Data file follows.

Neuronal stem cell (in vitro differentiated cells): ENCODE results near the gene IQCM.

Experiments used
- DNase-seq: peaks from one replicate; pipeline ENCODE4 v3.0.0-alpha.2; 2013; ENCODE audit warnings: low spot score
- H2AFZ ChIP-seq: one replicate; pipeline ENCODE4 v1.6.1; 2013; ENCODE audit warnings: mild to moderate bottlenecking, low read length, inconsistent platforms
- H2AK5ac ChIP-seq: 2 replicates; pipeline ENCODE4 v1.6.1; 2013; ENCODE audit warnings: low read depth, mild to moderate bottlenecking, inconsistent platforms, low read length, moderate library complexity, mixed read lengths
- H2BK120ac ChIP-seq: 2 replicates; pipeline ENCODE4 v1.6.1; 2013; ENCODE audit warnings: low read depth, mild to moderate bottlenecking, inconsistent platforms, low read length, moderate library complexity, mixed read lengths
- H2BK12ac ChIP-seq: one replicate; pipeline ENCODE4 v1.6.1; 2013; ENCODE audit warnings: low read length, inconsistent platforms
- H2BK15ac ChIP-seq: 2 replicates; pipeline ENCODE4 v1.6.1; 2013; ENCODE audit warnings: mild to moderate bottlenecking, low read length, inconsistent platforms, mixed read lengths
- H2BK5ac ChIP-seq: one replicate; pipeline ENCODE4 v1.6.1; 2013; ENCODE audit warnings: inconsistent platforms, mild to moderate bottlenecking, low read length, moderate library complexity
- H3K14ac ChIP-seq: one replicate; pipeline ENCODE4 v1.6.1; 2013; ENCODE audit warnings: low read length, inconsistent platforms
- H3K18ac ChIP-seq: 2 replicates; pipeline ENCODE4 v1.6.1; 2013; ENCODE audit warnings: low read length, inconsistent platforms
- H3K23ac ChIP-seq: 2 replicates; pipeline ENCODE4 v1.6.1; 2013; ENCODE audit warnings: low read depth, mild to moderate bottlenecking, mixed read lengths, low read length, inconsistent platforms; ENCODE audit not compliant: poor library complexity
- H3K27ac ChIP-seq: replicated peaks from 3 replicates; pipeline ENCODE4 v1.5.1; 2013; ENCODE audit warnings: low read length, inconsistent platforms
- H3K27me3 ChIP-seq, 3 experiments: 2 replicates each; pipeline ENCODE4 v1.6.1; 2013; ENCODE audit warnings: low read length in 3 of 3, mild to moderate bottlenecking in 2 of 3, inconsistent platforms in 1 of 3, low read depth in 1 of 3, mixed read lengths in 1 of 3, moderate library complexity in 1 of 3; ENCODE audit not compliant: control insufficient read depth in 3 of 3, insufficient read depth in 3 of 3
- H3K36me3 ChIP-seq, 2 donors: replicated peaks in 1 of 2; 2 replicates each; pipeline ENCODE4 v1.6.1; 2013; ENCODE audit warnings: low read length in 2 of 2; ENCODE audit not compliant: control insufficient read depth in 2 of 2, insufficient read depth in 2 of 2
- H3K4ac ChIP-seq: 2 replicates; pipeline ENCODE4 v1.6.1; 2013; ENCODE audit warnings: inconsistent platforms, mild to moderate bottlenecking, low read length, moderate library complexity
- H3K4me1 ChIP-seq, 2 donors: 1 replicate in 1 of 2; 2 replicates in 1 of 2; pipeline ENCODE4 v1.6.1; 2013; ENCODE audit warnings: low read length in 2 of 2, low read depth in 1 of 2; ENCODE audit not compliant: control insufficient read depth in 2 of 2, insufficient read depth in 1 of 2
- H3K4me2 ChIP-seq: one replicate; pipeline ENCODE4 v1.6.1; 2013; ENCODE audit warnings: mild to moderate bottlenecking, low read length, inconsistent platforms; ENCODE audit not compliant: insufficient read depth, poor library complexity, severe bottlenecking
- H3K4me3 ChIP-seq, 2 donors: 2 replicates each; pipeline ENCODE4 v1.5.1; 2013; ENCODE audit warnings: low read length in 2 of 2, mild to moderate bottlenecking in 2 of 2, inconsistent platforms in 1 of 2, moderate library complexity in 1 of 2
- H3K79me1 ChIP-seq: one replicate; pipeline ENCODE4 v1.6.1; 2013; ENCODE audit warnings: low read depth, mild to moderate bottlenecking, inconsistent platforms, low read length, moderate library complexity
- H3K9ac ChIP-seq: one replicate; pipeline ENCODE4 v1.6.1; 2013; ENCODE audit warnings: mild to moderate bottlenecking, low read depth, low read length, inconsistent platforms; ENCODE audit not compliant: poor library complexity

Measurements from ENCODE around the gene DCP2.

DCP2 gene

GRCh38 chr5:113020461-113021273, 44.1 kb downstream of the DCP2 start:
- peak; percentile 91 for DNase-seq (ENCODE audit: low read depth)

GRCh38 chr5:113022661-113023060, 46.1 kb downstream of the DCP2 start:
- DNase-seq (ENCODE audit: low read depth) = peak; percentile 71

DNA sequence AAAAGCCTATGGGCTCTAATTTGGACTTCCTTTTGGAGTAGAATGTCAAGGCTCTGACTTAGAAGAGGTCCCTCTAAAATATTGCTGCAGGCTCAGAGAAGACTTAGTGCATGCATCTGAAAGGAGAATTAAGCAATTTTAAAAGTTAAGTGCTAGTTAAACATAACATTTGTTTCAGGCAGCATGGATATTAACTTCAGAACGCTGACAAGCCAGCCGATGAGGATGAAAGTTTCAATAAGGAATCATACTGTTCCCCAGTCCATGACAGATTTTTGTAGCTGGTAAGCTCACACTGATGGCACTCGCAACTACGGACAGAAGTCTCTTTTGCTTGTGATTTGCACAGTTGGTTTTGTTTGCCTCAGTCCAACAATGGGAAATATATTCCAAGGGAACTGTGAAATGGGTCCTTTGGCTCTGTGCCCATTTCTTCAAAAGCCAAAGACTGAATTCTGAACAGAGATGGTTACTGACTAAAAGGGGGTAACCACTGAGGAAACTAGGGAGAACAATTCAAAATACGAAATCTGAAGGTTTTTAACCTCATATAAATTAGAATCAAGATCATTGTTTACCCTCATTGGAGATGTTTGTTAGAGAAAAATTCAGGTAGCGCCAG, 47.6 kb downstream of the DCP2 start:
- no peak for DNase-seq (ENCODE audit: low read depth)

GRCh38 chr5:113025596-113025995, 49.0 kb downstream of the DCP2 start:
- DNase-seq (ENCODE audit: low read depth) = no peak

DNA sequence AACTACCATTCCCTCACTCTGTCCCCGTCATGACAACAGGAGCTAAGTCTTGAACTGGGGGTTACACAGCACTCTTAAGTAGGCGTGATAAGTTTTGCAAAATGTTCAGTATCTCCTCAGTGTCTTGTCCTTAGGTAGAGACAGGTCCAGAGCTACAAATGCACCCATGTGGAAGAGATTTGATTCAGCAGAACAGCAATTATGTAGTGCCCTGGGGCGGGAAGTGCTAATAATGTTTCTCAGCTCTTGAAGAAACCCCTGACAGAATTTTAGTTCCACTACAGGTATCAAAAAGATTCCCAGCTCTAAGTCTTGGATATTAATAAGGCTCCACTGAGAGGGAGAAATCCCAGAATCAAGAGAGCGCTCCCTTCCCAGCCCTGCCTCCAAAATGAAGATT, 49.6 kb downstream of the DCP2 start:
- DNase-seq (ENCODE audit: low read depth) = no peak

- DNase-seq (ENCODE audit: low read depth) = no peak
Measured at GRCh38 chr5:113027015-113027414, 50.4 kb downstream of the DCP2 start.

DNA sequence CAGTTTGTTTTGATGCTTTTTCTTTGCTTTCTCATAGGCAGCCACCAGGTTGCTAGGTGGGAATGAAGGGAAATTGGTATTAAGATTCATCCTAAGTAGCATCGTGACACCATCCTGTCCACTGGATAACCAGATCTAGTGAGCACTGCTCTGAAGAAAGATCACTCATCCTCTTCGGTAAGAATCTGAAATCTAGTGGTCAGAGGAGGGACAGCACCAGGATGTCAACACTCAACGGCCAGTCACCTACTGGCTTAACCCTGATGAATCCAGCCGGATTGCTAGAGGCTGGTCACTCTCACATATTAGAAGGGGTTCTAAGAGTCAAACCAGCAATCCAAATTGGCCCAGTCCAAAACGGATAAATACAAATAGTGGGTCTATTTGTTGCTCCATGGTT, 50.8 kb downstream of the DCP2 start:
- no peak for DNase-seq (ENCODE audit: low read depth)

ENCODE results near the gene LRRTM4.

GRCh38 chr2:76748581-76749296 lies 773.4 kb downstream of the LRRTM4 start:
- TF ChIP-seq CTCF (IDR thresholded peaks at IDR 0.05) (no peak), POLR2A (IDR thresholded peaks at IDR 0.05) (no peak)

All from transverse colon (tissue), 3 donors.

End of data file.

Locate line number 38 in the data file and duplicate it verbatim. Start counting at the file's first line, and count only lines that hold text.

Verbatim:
ENCODE results near the gene LRRTM4.